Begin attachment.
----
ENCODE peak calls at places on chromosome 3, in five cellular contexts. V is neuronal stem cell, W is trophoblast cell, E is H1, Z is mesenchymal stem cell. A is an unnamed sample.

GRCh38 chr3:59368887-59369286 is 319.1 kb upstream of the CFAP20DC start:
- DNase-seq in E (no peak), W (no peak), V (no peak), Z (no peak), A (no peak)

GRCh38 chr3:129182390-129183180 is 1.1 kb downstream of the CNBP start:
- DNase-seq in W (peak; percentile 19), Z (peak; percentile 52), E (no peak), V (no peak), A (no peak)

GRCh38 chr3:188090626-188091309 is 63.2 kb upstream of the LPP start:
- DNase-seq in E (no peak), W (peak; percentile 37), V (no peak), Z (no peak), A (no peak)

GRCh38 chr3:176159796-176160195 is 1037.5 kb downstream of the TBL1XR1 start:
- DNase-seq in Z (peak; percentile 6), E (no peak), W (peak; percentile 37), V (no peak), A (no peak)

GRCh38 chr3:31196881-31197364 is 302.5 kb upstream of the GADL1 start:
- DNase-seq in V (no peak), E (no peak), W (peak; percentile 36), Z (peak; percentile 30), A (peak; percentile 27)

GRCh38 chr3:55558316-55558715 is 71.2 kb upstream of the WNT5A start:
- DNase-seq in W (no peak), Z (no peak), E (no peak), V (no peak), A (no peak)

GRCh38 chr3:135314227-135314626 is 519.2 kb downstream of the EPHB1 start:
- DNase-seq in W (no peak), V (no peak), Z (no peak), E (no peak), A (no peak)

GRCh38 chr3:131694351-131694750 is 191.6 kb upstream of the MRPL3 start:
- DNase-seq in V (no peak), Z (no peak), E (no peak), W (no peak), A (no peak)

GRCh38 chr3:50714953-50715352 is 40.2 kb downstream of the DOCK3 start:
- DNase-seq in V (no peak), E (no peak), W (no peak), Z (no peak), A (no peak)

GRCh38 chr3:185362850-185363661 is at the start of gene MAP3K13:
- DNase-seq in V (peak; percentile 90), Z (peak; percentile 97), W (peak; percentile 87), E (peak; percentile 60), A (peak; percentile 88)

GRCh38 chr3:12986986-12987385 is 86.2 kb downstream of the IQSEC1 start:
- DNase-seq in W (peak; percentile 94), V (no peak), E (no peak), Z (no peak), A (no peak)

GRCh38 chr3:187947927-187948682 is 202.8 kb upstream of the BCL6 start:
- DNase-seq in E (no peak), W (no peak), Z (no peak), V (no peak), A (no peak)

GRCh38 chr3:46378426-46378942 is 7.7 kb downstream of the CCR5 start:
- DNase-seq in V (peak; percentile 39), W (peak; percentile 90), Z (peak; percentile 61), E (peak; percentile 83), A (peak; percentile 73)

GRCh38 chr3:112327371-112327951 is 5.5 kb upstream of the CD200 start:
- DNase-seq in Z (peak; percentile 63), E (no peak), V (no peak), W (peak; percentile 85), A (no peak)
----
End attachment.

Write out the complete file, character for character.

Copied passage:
ENCODE peak calls at places on chromosome 3, in five cellular contexts. V is neuronal stem cell, W is trophoblast cell, E is H1, Z is mesenchymal stem cell. A is an unnamed sample.

GRCh38 chr3:59368887-59369286 is 319.1 kb upstream of the CFAP20DC start:
- DNase-seq in E (no peak), W (no peak), V (no peak), Z (no peak), A (no peak)

GRCh38 chr3:129182390-129183180 is 1.1 kb downstream of the CNBP start:
- DNase-seq in W (peak; percentile 19), Z (peak; percentile 52), E (no peak), V (no peak), A (no peak)

GRCh38 chr3:188090626-188091309 is 63.2 kb upstream of the LPP start:
- DNase-seq in E (no peak), W (peak; percentile 37), V (no peak), Z (no peak), A (no peak)

GRCh38 chr3:176159796-176160195 is 1037.5 kb downstream of the TBL1XR1 start:
- DNase-seq in Z (peak; percentile 6), E (no peak), W (peak; percentile 37), V (no peak), A (no peak)

GRCh38 chr3:31196881-31197364 is 302.5 kb upstream of the GADL1 start:
- DNase-seq in V (no peak), E (no peak), W (peak; percentile 36), Z (peak; percentile 30), A (peak; percentile 27)

GRCh38 chr3:55558316-55558715 is 71.2 kb upstream of the WNT5A start:
- DNase-seq in W (no peak), Z (no peak), E (no peak), V (no peak), A (no peak)

GRCh38 chr3:135314227-135314626 is 519.2 kb downstream of the EPHB1 start:
- DNase-seq in W (no peak), V (no peak), Z (no peak), E (no peak), A (no peak)

GRCh38 chr3:131694351-131694750 is 191.6 kb upstream of the MRPL3 start:
- DNase-seq in V (no peak), Z (no peak), E (no peak), W (no peak), A (no peak)

GRCh38 chr3:50714953-50715352 is 40.2 kb downstream of the DOCK3 start:
- DNase-seq in V (no peak), E (no peak), W (no peak), Z (no peak), A (no peak)

GRCh38 chr3:185362850-185363661 is at the start of gene MAP3K13:
- DNase-seq in V (peak; percentile 90), Z (peak; percentile 97), W (peak; percentile 87), E (peak; percentile 60), A (peak; percentile 88)

GRCh38 chr3:12986986-12987385 is 86.2 kb downstream of the IQSEC1 start:
- DNase-seq in W (peak; percentile 94), V (no peak), E (no peak), Z (no peak), A (no peak)

GRCh38 chr3:187947927-187948682 is 202.8 kb upstream of the BCL6 start:
- DNase-seq in E (no peak), W (no peak), Z (no peak), V (no peak), A (no peak)

GRCh38 chr3:46378426-46378942 is 7.7 kb downstream of the CCR5 start:
- DNase-seq in V (peak; percentile 39), W (peak; percentile 90), Z (peak; percentile 61), E (peak; percentile 83), A (peak; percentile 73)

GRCh38 chr3:112327371-112327951 is 5.5 kb upstream of the CD200 start:
- DNase-seq in Z (peak; percentile 63), E (no peak), V (no peak), W (peak; percentile 85), A (no peak)